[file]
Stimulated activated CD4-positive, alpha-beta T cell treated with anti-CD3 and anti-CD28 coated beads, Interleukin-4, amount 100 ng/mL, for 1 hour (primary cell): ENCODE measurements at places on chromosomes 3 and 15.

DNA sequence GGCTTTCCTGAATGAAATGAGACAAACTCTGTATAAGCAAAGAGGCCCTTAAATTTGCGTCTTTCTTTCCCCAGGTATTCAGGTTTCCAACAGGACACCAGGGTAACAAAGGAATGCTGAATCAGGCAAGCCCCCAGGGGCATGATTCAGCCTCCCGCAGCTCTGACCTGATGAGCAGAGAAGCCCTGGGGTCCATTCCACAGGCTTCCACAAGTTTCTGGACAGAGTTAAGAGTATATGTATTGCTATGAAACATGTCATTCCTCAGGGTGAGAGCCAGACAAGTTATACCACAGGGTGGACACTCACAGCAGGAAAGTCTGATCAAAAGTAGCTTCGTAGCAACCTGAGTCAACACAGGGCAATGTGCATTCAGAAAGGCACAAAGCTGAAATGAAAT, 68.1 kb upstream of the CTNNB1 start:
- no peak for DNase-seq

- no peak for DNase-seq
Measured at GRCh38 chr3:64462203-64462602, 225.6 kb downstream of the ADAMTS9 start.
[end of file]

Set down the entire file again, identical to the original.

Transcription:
Stimulated activated CD4-positive, alpha-beta T cell treated with anti-CD3 and anti-CD28 coated beads, Interleukin-4, amount 100 ng/mL, for 1 hour (primary cell): ENCODE measurements at places on chromosomes 3 and 15.

DNA sequence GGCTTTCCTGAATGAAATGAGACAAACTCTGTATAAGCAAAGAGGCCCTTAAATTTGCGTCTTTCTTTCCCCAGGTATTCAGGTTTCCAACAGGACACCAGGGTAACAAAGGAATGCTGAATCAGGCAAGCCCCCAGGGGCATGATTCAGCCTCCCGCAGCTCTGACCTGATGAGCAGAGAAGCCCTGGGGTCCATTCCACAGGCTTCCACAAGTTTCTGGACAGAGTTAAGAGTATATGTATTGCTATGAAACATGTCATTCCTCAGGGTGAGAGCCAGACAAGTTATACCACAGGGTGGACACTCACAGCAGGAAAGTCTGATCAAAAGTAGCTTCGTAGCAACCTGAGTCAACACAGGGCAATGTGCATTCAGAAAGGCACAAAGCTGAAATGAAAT, 68.1 kb upstream of the CTNNB1 start:
- no peak for DNase-seq

- no peak for DNase-seq
Measured at GRCh38 chr3:64462203-64462602, 225.6 kb downstream of the ADAMTS9 start.